Drug Addiction

Before the 1930s when scientists first began studying the science behind addictive behavior, those who struggled with drug addiction, or substance use disorder, were thought of as weak willed.

As a result, society also judged addicts much the same way, even going so far as saying they were morally flawed. Today, scientists know better and are no longer laboring in the shadows of these various misconceptions and myths surrounding drug addiction.

Through research, science has discovered that a person who happens to be an addict can still be a “good person.” They have come to this conclusion based on the fact that drug addiction has the scientific make up of a disease.

Therefore, those who are addicts are not bad people in general, but instead are suffering from a brain disease they need treatment to overcome. When you as a caregiver consider your loved one’s drug addiction a disease, you can sympathize with (though not justify) the problems that were caused by their drug addiction.

What is Drug Addiction?

According to the National Institute on Drug Abuse, drug addiction is best defined as a chronic, relapsing brain disease that is characterized by compulsive drug seeking and use. Drug Addiction being classified as a brain disease is a result of the fact that the brain is structurally altered due to drug abuse.

How the Brain is Altered by Drug Use:

The brain is made up of various parts, which all work concertedly with each other. Drug use can alter various important brain functions, as mentioned above, and can eventually drive the compulsive substance abuse that marks drug addiction.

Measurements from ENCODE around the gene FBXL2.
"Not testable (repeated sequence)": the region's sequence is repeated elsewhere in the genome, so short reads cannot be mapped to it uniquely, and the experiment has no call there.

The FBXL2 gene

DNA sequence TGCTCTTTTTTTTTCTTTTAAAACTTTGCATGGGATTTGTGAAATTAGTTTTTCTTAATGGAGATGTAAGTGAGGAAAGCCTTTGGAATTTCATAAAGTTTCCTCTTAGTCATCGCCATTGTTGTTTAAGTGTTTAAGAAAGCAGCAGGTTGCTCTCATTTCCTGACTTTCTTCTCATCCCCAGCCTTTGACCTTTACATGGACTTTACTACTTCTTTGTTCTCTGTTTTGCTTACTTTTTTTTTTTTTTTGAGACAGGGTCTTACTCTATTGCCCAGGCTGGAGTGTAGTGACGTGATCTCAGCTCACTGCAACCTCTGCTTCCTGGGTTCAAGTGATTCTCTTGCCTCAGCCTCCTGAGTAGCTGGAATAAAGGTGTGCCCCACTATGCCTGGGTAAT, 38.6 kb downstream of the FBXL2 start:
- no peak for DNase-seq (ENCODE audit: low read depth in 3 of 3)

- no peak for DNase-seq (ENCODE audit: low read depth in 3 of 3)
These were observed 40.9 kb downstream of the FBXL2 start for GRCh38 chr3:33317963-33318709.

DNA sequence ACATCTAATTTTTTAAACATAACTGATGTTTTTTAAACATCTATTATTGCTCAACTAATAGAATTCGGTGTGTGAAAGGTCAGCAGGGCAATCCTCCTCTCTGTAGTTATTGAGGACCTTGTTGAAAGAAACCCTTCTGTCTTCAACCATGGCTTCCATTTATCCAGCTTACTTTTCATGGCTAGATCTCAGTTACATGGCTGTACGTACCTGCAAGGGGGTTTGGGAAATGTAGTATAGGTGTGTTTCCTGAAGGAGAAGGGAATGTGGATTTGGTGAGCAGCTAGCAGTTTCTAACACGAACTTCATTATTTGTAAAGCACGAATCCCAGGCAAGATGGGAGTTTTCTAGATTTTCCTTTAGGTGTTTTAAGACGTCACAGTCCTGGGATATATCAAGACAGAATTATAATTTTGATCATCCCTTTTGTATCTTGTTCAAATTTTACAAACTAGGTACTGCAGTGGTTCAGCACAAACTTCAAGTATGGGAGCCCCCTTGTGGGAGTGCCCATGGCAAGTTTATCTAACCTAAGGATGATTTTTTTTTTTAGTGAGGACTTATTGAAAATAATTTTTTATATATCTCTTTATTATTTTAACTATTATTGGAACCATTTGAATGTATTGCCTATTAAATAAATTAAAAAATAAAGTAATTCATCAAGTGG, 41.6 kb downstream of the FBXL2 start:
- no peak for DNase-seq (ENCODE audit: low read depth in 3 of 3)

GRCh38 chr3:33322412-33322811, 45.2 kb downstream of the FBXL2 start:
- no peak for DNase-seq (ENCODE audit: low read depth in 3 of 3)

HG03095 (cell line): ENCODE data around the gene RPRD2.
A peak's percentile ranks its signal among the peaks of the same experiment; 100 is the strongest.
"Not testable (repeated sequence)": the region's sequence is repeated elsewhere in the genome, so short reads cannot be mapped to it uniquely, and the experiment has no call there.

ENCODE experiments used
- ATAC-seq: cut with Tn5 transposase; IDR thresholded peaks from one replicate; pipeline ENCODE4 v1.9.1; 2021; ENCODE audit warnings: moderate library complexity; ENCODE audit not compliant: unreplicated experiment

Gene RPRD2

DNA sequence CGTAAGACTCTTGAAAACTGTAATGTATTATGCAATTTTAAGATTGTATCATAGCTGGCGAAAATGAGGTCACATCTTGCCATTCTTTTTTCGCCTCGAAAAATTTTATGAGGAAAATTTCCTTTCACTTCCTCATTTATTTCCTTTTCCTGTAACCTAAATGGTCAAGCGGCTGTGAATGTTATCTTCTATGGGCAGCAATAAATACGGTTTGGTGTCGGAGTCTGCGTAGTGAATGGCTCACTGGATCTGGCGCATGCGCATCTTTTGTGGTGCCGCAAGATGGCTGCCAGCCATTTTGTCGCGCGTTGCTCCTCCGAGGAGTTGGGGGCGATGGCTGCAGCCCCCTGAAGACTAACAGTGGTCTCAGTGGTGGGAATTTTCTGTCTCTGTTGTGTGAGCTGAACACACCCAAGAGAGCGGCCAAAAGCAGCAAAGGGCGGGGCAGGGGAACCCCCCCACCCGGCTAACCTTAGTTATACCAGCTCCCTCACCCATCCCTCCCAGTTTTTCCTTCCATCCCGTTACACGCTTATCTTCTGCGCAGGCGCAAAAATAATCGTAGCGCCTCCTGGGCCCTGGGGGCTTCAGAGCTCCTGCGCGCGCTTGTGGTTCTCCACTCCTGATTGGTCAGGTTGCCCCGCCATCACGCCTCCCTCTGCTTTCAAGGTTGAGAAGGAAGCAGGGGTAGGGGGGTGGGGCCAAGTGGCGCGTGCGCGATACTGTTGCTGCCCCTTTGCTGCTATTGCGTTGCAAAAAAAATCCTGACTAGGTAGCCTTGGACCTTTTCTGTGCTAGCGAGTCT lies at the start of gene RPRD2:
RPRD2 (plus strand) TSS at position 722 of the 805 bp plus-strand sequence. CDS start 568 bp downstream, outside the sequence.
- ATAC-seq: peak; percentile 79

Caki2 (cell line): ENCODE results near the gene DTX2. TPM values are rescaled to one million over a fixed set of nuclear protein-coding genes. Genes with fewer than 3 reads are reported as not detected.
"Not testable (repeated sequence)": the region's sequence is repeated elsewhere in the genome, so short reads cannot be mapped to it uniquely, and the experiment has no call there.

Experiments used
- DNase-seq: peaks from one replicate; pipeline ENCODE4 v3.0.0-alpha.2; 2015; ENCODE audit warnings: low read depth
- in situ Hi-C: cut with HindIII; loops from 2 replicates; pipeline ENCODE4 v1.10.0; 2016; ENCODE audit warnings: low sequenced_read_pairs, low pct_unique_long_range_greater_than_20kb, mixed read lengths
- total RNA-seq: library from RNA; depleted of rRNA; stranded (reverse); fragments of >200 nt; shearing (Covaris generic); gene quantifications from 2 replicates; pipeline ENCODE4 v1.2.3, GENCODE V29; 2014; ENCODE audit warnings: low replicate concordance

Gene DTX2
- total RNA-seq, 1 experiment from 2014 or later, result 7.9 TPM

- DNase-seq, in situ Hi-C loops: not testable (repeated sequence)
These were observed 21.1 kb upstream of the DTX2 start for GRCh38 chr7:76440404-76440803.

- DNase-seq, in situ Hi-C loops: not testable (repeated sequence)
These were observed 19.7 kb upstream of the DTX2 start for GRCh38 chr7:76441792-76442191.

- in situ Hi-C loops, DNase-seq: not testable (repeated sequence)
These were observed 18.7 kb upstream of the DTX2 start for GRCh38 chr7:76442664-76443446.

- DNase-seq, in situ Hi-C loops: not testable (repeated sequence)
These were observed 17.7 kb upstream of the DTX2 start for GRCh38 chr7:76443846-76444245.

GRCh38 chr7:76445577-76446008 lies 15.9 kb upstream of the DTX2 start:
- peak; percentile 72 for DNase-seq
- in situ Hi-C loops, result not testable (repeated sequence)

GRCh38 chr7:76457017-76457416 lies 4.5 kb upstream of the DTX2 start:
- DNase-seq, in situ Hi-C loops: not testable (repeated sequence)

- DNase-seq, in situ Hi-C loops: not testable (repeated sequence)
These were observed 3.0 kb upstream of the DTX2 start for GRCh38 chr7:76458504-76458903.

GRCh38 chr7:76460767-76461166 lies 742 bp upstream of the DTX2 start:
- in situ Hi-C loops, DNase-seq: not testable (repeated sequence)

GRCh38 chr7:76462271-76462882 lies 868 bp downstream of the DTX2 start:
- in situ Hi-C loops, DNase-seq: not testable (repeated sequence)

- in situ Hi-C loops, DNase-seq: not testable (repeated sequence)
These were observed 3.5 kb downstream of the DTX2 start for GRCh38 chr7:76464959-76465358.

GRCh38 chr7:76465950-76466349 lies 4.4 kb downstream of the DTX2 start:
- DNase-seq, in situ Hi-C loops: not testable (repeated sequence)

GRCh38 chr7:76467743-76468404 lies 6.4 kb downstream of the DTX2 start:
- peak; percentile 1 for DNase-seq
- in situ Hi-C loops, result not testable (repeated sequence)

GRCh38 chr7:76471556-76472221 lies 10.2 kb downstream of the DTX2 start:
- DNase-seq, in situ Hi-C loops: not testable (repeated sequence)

In other words, the brain is altered by the drugs, which makes the addict feel they have to continue the harmful practice of drug use. A harmful cycle to be sure.

The following are the areas in the brain that are altered by drug abuse:

  • The Limbic System: This area of the brain is essentially the body’s reward circuit. It regulates one’s ability to feel pleasure. Drugs abuse can alter this area, causing changes in mood.
  • The Cerebral Cortex: This part of the brain processes sensory information. The front part is the thinking area. Drugs alter this area, making it difficult for addicts to make good decisions.
  • The Brain Stem: This crucial area of the brain controls the body’s basic functions, such as heart rate

Drug Addiction Treatment

Who is at the Most Risk for Drug Addiction?

Not everyone who takes drugs once will become an addict, which is due to various factors. One of the biggest predictors of drug addiction; however, is a person’s genetic predisposition to addictive behavior.

According to scientific estimates, the presence of genetic factors can account for as much as 40 to 60% of a person’s risk of drug addiction. Additional risk factors include environment, such as living conditions and peer influences, among others.

It is the presence of these multiple risk factors that make drug addiction treatment necessary. A change in scenery removes many peer influences and external factors, and a drug treatment program that incorporates family therapy into treatment plans helps repair broken relationships.